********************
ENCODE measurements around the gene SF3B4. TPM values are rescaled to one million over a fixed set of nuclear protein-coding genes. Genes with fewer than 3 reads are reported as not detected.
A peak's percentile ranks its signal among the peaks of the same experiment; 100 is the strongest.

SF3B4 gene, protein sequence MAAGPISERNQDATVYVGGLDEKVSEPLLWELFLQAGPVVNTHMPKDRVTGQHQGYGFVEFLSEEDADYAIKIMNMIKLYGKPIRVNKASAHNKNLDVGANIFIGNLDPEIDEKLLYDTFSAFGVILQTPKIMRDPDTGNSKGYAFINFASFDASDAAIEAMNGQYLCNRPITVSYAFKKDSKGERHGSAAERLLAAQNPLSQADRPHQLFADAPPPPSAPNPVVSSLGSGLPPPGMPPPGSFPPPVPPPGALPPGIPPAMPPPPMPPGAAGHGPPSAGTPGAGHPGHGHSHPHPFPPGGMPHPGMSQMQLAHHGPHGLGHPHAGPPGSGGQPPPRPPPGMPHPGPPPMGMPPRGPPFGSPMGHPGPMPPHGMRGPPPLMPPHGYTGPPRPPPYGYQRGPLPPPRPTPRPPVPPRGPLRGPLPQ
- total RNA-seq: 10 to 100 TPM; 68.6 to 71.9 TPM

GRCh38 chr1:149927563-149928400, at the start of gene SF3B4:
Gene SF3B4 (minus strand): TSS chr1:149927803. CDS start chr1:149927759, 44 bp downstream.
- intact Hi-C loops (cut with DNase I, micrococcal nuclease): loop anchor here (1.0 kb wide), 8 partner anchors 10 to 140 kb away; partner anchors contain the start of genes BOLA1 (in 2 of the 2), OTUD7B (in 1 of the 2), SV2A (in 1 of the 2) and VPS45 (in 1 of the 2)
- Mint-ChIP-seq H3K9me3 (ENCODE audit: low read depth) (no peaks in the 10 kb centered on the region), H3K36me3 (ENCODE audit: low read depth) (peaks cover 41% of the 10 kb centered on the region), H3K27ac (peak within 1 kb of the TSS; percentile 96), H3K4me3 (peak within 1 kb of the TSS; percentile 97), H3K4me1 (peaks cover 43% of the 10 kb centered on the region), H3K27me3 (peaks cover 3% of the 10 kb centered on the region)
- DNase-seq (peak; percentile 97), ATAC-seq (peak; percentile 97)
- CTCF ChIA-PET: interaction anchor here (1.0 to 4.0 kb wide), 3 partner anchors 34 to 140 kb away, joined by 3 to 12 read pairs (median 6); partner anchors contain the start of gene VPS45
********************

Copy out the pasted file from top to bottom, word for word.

ENCODE measurements around the gene SF3B4. TPM values are rescaled to one million over a fixed set of nuclear protein-coding genes. Genes with fewer than 3 reads are reported as not detected.
A peak's percentile ranks its signal among the peaks of the same experiment; 100 is the strongest.

SF3B4 gene, protein sequence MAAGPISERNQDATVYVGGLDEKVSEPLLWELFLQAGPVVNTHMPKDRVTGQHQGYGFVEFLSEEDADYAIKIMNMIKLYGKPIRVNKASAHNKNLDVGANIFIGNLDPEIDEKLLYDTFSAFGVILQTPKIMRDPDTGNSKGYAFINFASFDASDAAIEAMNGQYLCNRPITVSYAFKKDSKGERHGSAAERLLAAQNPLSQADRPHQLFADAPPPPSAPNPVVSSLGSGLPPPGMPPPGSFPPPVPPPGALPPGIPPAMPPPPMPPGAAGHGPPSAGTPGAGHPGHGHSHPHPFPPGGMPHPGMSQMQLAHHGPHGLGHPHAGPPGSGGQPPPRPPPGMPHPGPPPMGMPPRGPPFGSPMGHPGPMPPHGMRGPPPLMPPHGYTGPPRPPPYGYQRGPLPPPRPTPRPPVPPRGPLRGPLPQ
- total RNA-seq: 10 to 100 TPM; 68.6 to 71.9 TPM

GRCh38 chr1:149927563-149928400, at the start of gene SF3B4:
Gene SF3B4 (minus strand): TSS chr1:149927803. CDS start chr1:149927759, 44 bp downstream.
- intact Hi-C loops (cut with DNase I, micrococcal nuclease): loop anchor here (1.0 kb wide), 8 partner anchors 10 to 140 kb away; partner anchors contain the start of genes BOLA1 (in 2 of the 2), OTUD7B (in 1 of the 2), SV2A (in 1 of the 2) and VPS45 (in 1 of the 2)
- Mint-ChIP-seq H3K9me3 (ENCODE audit: low read depth) (no peaks in the 10 kb centered on the region), H3K36me3 (ENCODE audit: low read depth) (peaks cover 41% of the 10 kb centered on the region), H3K27ac (peak within 1 kb of the TSS; percentile 96), H3K4me3 (peak within 1 kb of the TSS; percentile 97), H3K4me1 (peaks cover 43% of the 10 kb centered on the region), H3K27me3 (peaks cover 3% of the 10 kb centered on the region)
- DNase-seq (peak; percentile 97), ATAC-seq (peak; percentile 97)
- CTCF ChIA-PET: interaction anchor here (1.0 to 4.0 kb wide), 3 partner anchors 34 to 140 kb away, joined by 3 to 12 read pairs (median 6); partner anchors contain the start of gene VPS45